The history of the Hoboken Branch, NAACP Civil rights organization came to city in 1962

Originally located on First Street between Jefferson and Madison, The Hoboken Branch, NAACP is an affiliate of the historic National Association for the Advancement of Colored People. The NAACP is the oldest civil rights organization in America, having been founded in 1909. Its mission is to insure the political, educational, social and economic equality of rights of all persons and to eliminate racial hatred discrimination.

In May of 1962, Edward B. Johnson organized the Hoboken Branch of the NAACP in response to alleged unfair and abusive treatment of African-American citizens. The support of a national organization allowed African-American citizens of Hoboken to eradicate many of those abusive practices.

With that success, the NAACP turned its attention to the hiring practices at Maxwell House Coffee where they believed minorities were under-represented. Through the efforts of Johnson, the branch’s first president, many African-American and Hispanic people where hired at Maxwell House.

A new leader and new issues

Leo Smith, president of Local 480 – at that time one of the largest local unions in the IUE-AFL-CIO – followed Johnson in the branch’s presidency. Under his leadership, the NAACP continued the fight for the right of all people to attain a decent way of life with dignity in employment.

Smith marched with Dr. Martin Luther King in Alabama; he was jailed in Mississippi; he even received anonymous death threats for his civil and human rights activism in his adopted hometown of Hoboken. But Smith and the organization persevered.

The NAACP next addressed the issues of unfair employment and housing practices in Hoboken. Smith had become the first African-American commissioner appointed to the Hoboken Housing Authority in March of 1962. He subsequently became vice-chairman of that organization, where he was instrumental in insuring fair housing practices within the Authority.

The NAACP advocates holding elected officials responsible for their actions with respect to civil and human rights. During his tenure as president, Smith was instrumental in raising community awareness of the political process and worked diligently to ensure that the African-American community was involved in that process. His daughter, Evelyn Smith, was a mayoral candidate in the 2005 election.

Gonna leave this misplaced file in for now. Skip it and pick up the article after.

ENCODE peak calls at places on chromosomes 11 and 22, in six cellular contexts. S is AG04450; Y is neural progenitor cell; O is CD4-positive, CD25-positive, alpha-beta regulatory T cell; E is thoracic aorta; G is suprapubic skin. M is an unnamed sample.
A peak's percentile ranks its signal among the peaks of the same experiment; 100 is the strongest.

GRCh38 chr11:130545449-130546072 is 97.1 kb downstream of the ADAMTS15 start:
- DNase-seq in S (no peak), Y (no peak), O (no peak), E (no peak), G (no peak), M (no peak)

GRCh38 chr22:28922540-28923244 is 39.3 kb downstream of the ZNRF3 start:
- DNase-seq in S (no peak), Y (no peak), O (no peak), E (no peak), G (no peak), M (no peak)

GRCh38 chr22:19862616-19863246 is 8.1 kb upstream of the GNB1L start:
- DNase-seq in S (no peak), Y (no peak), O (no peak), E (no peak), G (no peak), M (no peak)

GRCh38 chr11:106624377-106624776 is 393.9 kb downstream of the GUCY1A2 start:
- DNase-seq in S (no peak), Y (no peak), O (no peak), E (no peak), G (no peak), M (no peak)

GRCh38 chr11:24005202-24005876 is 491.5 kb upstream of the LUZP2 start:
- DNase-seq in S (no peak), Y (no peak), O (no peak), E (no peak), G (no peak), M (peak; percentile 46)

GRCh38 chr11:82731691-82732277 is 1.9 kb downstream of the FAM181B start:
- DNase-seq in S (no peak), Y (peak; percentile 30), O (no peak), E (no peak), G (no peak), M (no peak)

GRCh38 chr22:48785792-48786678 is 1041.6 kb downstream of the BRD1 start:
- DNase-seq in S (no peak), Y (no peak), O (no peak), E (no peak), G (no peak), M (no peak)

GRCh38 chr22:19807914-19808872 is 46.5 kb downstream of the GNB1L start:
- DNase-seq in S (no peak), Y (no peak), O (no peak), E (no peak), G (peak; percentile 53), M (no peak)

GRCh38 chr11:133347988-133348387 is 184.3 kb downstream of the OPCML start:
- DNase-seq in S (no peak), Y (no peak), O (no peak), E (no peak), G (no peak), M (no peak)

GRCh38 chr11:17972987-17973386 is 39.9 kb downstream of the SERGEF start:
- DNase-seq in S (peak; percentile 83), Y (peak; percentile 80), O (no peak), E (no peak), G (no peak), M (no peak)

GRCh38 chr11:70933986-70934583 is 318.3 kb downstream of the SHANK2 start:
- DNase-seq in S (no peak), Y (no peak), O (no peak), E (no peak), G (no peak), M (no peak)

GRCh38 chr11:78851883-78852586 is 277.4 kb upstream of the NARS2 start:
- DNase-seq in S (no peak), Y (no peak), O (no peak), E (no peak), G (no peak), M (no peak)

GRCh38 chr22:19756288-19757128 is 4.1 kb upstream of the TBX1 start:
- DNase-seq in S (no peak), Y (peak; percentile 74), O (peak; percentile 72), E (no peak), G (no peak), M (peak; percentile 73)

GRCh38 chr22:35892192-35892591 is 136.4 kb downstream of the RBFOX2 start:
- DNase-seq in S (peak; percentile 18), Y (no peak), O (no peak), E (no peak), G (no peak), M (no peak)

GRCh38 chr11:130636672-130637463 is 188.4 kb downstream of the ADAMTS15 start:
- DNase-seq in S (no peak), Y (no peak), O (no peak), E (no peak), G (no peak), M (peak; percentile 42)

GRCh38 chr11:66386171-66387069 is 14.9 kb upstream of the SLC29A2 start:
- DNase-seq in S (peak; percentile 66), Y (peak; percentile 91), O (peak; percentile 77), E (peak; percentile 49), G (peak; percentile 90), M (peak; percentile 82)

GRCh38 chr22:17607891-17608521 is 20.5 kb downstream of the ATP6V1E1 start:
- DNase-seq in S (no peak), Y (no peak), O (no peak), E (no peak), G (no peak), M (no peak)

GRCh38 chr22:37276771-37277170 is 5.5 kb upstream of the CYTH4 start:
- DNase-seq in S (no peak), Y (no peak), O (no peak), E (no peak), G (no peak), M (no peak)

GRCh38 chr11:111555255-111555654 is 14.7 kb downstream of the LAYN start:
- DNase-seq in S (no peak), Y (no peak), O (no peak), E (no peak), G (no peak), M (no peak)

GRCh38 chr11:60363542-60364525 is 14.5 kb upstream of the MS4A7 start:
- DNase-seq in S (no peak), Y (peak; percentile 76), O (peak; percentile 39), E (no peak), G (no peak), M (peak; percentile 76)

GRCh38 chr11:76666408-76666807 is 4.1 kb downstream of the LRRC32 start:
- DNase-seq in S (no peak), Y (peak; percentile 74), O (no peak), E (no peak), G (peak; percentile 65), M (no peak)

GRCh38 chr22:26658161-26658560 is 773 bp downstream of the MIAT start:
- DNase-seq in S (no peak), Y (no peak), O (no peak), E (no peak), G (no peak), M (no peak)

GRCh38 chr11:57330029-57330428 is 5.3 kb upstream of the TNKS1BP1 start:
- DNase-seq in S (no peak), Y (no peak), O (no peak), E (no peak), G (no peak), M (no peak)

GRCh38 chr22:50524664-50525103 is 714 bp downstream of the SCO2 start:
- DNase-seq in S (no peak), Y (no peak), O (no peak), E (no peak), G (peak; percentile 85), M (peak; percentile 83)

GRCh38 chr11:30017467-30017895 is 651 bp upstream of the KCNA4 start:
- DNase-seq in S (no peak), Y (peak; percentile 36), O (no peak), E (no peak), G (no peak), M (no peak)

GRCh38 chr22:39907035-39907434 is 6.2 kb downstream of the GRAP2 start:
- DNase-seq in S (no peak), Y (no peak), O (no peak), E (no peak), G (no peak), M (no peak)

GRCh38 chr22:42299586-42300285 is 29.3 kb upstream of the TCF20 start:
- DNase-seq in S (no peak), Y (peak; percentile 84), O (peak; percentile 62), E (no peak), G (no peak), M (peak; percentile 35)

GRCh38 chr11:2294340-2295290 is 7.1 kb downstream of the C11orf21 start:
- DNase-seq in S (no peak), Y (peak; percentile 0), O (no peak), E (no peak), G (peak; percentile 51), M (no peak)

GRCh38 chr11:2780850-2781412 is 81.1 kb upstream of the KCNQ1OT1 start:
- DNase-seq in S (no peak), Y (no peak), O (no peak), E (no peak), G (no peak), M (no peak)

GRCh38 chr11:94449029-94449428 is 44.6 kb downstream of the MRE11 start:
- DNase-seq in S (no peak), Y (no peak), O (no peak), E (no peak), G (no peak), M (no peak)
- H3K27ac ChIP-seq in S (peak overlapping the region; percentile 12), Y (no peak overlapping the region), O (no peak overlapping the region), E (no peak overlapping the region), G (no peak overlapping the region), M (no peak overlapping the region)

Under its third president, Clayton Anderson, the branch’s focus expanded to education. Anderson understood and was a strong advocate of education as the path to success. As a result of his commitment, Anderson became the first African-American to serve on the Hoboken Board of Education in March of 1973.

Women of the organization

Hoboken’s African-American women, especially those who also served at Mt. Olive Baptist Church, have been an integral part of the organization. In many instances, women held the vice-presidencies and served on the organization’s executive board.

Women such as Joanne Jackson, Gladys Richardson, Sarah Smith, Vertis Watson, Anna Mae Lyons, Winnie Anderson, Gertrude Harris, Mamie Franklin, Beatrice Johnson, Virginia Gregory, Edith Smith and Brunell Barfeild, to name a few, were responsible for much of the day-to-day operation of the organization.

These women organized meetings, rallies and social events, headed various committees, and conducted many of the organization’s workshops.

At times they took the forefront. Joanne Jackson, who served as vice president in the late 1960s and early 1970s, was once responsible for preventing a Ku Klux Klan rally here in Hoboken. She also led an employment initiative which successfully addressed unfair employment practices of the Hoboken police and fire departments and the U. S. Post Office.

An ongoing mission

From its inception in 1962, The Hoboken Branch, NAACP has dedicated itself to the civil and human rights of African-American citizens in Hoboken. Edward Johnson, Leo Smith and Clayton Anderson laid a strong foundation and provided the template for activism in the African-American community. Successive presidents Cecile Vincient, Eugene Drayton, Tonya Drayton, and Elizabeth Falco have all built on that solid foundation.

The Hoboken Branch, NAACP, under its current president, Carrie Gilliard, continues to strive for equal justice under the law and fair representation in housing, employment and education practices, as well as fair representation in government.

The branch strives to achieve its goals through sponsorship of educational and recreational activities for children, by sponsoring workshops on a number of topics aimed at raising community awareness of current issues facing the community, and through sponsorship of social events that bring the Hoboken community together.

The NAACP is an international, multi-cultural organization. The Hoboken Branch welcomes the support and involvement of all members of the diverse Hoboken community to ensure that all of Hoboken’s citizens have an equal opportunity to exercise the civil human rights guaranteed by the Constitution of the United States of America.


© 2000, Newspaper Media Group